Use Alexa or Google Home or Siri to remind you to get up, to eat, to move around. Use FaceTime or Google Hangouts to have “lunch” with colleagues, family or friends. Use schedule send to schedule follow up messages in the moment. Use snooze or do not disturb to suppress your inbox at night and on the weekends. And use Teachers Pay Teachers and other tools to support the creation of materials without having to do it all yourself.
Decompress along the way
Self-care should not be a special activity – it should be automatic, not-to-be-skipped, not unlike brushing your teeth or washing your face. Licensed Clinical Social Worker Rose Reif emphasizes this for special needs caregivers in this Lomah podcast episode, but her advice applies to most everyone in these trying times.
Find ways to decompress and manage your physical and emotional well-being several times a day, not just every 3rd Saturday from 1-2 pm. If you are working remotely, swap your commute for a walk or run. Whether remote or in person, you have a prep period – or more than one- take advantage of that time.
Know your reset buttons
Pay attention to what you can do that helps you “reset” most effectively, and take care to do so frequently. Maybe it’s a quick walk, a fresh cup of tea, or a call to a friend or family member. Maybe it’s a few minutes laughing at the Holderness family, or sharing memes on a group text.
Or maybe it’s taking an entire day off – really off – with no grading, no planning, no school whatsoever – something too many of my friends and colleagues have not done since March. Don’t underestimate the power of connecting with others – whether distanced or via technology – to help you feel more connected.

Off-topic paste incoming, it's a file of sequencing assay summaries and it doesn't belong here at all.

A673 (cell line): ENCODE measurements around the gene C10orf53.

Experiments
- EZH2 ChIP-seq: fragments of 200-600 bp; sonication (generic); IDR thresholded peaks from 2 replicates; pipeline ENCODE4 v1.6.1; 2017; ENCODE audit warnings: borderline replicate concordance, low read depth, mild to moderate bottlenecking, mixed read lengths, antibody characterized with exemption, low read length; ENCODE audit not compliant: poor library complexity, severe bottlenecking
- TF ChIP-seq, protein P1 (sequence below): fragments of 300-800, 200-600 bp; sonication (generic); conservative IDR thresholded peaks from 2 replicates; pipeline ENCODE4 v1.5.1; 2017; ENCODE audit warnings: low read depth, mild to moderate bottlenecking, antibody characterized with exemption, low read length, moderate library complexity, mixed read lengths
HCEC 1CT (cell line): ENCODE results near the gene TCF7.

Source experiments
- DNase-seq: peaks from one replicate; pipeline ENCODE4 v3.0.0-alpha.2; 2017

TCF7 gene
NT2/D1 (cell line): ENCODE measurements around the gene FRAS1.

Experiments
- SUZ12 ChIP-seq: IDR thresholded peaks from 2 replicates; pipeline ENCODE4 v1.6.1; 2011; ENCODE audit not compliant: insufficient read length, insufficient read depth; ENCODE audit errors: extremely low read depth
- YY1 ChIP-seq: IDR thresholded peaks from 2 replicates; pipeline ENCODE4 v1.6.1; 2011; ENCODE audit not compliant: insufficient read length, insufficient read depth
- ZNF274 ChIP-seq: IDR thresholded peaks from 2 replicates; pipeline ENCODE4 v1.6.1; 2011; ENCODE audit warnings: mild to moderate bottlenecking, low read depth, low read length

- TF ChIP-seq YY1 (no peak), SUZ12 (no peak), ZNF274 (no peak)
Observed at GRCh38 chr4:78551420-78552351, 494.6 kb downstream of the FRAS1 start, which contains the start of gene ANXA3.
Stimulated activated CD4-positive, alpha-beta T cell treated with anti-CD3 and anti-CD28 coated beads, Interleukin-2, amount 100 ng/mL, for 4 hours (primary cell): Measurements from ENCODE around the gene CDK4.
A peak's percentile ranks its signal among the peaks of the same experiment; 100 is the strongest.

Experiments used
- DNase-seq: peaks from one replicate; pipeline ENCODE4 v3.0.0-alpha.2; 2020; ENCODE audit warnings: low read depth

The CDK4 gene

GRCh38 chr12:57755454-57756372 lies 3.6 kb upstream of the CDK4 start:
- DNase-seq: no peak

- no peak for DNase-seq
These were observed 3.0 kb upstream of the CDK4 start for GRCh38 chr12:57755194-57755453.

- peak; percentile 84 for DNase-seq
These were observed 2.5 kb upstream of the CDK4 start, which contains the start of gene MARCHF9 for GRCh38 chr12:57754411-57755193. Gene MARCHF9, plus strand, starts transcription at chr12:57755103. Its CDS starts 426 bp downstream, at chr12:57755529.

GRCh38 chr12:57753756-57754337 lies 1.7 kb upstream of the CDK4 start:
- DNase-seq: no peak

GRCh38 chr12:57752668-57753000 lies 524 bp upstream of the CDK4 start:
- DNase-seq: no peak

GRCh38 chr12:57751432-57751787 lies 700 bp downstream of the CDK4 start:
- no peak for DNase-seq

Create and support systems that bring change
While it is absolutely important to commiserate with those who understand the world in which you walk, it is even more important to work to change that world. So you must channel some of your compassion fatigue resources into systemic change. Like so many other types of trauma, the effects of COVID-19 seem to be worse for those who already have a high number of ACES: Adverse Childhood Experiences.
So as much as it can feel like you are “behind” in your curriculum, your students will likely be more primed to learn if you can help them turn the tide of harm caused by having a high number of ACES. Physician, author, and current California Surgeon General Nadine Burke Harris has identified six areas that can support resilience in individuals with a history of many ACES. These are: nutrition, exercise, sleep, mindfulness, maintaining healthy relationships and mental health and wellness.
And while some of that may be considered “core content” in specific classes, such as PE, science and psychology, there is no reason you can’t embrace many, if not all, of these important areas no matter what you teach. And if you are supporting these six areas for your students, you will hopefully focus on improving those areas for yourself as well – and that would be transformative education for us all.
What are your best compassion fatigue resources? Please share in the comments.